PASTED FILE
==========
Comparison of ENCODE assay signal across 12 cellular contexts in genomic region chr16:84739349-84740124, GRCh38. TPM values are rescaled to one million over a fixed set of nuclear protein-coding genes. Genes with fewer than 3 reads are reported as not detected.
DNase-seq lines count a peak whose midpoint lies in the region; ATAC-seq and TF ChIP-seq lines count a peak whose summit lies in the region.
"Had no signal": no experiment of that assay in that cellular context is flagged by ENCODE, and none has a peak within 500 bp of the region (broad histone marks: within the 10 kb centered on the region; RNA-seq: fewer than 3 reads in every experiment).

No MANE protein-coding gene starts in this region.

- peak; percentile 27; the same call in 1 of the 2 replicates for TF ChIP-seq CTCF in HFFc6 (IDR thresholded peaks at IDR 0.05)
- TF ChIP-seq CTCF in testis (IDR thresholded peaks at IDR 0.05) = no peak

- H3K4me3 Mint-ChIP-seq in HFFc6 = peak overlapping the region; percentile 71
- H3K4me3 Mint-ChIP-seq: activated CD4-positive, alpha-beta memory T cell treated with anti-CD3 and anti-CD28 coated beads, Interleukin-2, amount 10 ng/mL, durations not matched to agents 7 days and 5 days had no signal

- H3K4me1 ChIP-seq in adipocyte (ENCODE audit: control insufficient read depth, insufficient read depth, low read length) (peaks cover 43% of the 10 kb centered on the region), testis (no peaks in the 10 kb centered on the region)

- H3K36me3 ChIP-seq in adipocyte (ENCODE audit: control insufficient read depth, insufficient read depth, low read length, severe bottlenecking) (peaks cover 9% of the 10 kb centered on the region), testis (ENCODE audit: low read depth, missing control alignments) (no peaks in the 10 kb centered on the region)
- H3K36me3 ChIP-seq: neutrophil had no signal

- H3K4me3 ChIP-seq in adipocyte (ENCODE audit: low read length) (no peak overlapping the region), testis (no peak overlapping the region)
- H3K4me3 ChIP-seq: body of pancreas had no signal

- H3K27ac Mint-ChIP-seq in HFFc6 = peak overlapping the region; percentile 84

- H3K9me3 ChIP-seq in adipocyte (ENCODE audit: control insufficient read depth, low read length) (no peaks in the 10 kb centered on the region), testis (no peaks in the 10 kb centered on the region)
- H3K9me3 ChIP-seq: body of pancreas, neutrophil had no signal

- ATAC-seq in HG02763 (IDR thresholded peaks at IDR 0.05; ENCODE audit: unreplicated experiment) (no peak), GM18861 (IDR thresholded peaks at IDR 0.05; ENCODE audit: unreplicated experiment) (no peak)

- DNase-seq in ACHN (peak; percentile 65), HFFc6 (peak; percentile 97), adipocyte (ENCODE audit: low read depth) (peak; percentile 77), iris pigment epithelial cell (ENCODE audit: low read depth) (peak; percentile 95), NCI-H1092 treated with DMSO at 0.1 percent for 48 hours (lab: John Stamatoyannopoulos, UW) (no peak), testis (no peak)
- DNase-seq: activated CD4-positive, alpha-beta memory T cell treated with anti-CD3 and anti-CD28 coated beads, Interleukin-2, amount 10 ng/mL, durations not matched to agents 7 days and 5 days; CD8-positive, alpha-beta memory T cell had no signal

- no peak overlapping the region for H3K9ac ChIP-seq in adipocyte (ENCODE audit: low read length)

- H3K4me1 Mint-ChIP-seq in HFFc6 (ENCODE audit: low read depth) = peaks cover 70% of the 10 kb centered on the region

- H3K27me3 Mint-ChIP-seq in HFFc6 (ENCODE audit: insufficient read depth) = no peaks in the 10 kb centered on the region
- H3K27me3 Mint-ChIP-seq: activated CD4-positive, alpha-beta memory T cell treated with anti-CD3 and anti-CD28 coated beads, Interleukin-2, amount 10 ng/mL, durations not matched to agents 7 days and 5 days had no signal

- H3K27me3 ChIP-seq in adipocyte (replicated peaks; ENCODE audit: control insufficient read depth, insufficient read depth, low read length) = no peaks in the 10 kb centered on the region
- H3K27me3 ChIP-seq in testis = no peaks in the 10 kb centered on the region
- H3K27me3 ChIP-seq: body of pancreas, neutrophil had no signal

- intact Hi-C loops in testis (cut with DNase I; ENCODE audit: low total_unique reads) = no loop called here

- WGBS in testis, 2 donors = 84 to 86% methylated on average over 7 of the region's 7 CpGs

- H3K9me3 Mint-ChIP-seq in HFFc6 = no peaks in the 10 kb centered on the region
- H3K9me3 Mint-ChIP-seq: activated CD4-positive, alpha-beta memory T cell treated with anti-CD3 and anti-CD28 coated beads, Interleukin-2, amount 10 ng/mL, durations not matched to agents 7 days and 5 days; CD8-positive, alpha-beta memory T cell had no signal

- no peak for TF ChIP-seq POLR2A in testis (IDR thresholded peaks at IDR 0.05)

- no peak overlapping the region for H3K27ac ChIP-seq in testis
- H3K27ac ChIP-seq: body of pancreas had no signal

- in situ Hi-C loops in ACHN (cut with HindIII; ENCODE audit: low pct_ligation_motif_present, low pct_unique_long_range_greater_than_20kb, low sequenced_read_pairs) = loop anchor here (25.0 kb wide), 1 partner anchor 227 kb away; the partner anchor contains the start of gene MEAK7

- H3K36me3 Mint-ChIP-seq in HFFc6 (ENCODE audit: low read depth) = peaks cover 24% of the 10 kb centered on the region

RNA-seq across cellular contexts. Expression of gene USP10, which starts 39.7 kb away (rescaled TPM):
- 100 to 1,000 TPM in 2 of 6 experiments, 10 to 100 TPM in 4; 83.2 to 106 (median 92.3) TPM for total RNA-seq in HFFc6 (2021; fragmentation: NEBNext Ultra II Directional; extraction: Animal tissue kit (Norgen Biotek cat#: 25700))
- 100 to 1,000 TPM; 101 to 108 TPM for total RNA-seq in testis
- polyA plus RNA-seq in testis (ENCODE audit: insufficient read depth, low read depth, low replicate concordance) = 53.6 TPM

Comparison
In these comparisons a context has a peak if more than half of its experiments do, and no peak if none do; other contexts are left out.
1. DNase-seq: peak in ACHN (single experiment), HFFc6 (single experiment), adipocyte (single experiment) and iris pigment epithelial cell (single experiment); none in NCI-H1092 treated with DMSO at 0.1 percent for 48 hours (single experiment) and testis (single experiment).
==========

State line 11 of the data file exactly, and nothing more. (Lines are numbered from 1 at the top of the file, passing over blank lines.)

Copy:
- H3K36me3 ChIP-seq: neutrophil had no signal